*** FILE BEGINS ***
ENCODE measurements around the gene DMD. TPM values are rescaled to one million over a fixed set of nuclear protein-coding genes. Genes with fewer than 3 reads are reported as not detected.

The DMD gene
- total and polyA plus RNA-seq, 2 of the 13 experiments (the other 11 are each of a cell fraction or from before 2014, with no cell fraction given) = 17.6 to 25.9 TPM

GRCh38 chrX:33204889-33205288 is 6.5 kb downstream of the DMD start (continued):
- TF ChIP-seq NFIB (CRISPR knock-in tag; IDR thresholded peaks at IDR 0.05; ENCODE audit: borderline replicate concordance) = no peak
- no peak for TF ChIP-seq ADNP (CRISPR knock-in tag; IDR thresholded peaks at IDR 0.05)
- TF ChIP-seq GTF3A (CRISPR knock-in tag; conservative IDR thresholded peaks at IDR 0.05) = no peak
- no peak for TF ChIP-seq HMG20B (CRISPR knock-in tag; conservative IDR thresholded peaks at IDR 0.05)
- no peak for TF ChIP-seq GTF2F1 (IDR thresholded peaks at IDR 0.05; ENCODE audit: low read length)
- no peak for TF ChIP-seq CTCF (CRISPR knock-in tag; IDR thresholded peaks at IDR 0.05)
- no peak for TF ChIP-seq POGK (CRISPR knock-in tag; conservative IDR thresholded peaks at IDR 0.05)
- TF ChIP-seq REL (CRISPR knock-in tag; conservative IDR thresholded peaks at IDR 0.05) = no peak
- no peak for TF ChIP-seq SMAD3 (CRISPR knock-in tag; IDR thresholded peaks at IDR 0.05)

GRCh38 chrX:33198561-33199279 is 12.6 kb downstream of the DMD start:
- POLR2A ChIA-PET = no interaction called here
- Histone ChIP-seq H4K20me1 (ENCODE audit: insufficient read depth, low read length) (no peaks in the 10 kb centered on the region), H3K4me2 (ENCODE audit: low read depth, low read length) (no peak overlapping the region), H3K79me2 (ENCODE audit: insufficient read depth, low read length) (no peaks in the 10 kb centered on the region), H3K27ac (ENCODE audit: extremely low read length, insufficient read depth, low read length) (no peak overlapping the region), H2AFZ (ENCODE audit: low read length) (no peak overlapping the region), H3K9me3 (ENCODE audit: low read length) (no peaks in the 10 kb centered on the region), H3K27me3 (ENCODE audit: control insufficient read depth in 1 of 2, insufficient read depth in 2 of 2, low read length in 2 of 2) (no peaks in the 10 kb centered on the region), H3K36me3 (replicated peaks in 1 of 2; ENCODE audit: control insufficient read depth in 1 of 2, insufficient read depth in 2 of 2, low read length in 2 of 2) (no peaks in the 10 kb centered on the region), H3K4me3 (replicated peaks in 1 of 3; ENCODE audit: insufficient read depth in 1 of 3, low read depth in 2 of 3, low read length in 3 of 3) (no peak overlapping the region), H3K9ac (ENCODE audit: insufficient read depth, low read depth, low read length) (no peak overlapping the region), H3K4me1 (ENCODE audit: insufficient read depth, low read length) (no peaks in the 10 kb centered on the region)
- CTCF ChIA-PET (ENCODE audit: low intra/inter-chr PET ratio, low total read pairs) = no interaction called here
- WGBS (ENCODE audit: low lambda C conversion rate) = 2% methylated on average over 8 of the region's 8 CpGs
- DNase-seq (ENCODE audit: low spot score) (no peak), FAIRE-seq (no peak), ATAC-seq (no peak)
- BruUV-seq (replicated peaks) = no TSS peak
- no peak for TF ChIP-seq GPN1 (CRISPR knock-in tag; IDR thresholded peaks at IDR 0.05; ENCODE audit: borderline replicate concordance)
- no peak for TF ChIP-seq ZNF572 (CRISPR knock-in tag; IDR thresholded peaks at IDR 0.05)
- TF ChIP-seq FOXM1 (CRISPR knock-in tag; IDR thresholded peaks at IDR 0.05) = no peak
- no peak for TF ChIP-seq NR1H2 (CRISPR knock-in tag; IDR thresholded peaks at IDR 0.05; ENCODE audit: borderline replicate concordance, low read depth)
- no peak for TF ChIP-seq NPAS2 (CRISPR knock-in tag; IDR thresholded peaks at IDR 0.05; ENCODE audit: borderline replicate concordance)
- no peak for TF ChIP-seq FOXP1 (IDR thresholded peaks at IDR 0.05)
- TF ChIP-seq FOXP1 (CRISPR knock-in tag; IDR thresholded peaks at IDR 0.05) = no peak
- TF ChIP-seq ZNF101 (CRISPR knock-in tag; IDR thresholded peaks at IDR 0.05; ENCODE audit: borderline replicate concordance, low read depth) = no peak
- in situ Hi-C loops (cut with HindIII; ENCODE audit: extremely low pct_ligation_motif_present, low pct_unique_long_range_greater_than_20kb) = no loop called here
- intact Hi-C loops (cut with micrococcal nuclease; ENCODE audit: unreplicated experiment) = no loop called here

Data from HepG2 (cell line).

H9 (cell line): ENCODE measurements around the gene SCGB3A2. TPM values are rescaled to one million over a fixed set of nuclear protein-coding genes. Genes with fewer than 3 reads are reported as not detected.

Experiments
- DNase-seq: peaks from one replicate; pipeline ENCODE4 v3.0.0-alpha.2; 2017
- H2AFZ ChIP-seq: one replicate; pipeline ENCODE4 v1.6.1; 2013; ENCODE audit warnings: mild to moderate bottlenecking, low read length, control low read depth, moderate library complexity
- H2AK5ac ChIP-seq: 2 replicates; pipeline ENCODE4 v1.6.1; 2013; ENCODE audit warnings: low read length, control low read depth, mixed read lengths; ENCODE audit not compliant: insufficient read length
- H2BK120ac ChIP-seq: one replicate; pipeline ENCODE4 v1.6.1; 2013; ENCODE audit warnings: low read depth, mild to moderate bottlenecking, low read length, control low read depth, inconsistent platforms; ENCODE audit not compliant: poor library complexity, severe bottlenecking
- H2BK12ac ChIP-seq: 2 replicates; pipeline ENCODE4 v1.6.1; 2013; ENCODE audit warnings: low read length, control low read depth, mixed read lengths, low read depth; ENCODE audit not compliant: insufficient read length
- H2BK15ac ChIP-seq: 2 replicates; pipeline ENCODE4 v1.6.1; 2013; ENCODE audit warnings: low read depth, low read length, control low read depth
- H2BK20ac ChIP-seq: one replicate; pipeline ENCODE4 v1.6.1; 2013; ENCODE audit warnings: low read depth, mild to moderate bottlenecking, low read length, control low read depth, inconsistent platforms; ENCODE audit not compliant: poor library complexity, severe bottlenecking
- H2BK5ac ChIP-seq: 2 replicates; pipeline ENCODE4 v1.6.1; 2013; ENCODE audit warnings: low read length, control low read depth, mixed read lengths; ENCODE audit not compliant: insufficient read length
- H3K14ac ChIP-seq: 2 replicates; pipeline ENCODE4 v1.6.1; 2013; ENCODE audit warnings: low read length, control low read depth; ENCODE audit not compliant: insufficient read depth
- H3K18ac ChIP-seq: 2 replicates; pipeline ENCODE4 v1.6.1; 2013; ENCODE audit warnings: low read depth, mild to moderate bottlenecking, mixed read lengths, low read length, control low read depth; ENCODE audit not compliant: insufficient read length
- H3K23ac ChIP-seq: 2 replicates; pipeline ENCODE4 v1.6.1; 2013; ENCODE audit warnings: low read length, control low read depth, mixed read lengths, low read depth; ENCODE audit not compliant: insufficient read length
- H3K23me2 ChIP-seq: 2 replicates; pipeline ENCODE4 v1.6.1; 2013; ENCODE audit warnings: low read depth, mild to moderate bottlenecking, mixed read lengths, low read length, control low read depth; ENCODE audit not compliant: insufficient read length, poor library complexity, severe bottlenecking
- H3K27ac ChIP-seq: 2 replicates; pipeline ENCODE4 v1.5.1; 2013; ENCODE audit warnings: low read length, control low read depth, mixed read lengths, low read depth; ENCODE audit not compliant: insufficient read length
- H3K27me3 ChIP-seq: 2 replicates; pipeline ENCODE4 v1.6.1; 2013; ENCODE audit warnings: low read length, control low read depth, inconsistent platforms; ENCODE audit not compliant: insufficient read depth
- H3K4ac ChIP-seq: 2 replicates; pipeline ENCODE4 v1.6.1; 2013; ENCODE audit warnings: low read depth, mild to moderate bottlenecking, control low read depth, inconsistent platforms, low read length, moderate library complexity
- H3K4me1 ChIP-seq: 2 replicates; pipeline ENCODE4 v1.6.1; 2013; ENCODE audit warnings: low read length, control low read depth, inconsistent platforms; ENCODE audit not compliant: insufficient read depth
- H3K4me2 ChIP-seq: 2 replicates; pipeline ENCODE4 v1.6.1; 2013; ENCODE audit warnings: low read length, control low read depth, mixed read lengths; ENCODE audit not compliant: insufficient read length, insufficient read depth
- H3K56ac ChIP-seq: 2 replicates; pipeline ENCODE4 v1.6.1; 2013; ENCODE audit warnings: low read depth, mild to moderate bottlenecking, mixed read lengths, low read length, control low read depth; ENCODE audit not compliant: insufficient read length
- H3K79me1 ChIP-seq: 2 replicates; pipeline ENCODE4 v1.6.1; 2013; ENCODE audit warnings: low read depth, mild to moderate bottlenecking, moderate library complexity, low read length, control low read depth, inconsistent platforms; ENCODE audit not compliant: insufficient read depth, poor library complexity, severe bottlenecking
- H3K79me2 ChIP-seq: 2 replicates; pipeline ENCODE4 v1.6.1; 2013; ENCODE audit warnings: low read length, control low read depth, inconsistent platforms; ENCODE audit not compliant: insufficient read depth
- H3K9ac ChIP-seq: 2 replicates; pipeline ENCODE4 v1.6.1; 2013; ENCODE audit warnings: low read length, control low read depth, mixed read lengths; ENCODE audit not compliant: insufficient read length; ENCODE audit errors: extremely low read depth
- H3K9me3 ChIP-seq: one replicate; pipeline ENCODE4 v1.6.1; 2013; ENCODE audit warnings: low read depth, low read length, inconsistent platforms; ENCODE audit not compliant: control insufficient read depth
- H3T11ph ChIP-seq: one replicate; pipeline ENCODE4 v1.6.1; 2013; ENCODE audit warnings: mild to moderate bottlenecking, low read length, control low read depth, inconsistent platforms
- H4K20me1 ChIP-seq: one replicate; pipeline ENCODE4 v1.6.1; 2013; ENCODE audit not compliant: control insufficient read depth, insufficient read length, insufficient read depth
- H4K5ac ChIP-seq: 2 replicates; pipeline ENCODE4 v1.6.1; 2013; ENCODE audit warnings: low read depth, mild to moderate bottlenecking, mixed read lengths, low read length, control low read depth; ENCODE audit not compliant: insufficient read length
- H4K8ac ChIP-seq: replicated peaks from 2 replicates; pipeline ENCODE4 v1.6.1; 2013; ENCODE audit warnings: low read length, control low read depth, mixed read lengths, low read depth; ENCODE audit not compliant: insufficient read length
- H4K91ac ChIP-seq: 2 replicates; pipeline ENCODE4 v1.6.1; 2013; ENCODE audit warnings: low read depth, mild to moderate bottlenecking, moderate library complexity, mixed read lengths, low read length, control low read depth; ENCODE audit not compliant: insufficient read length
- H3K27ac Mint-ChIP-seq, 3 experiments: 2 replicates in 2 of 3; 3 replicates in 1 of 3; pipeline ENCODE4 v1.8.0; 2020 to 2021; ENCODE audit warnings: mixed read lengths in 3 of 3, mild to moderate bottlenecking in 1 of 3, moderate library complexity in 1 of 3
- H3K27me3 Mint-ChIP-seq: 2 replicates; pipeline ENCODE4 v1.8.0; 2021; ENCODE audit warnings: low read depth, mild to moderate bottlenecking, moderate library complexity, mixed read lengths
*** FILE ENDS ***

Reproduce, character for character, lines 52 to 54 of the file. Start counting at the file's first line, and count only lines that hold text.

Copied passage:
- H3K79me1 ChIP-seq: 2 replicates; pipeline ENCODE4 v1.6.1; 2013; ENCODE audit warnings: low read depth, mild to moderate bottlenecking, moderate library complexity, low read length, control low read depth, inconsistent platforms; ENCODE audit not compliant: insufficient read depth, poor library complexity, severe bottlenecking
- H3K79me2 ChIP-seq: 2 replicates; pipeline ENCODE4 v1.6.1; 2013; ENCODE audit warnings: low read length, control low read depth, inconsistent platforms; ENCODE audit not compliant: insufficient read depth
- H3K9ac ChIP-seq: 2 replicates; pipeline ENCODE4 v1.6.1; 2013; ENCODE audit warnings: low read length, control low read depth, mixed read lengths; ENCODE audit not compliant: insufficient read length; ENCODE audit errors: extremely low read depth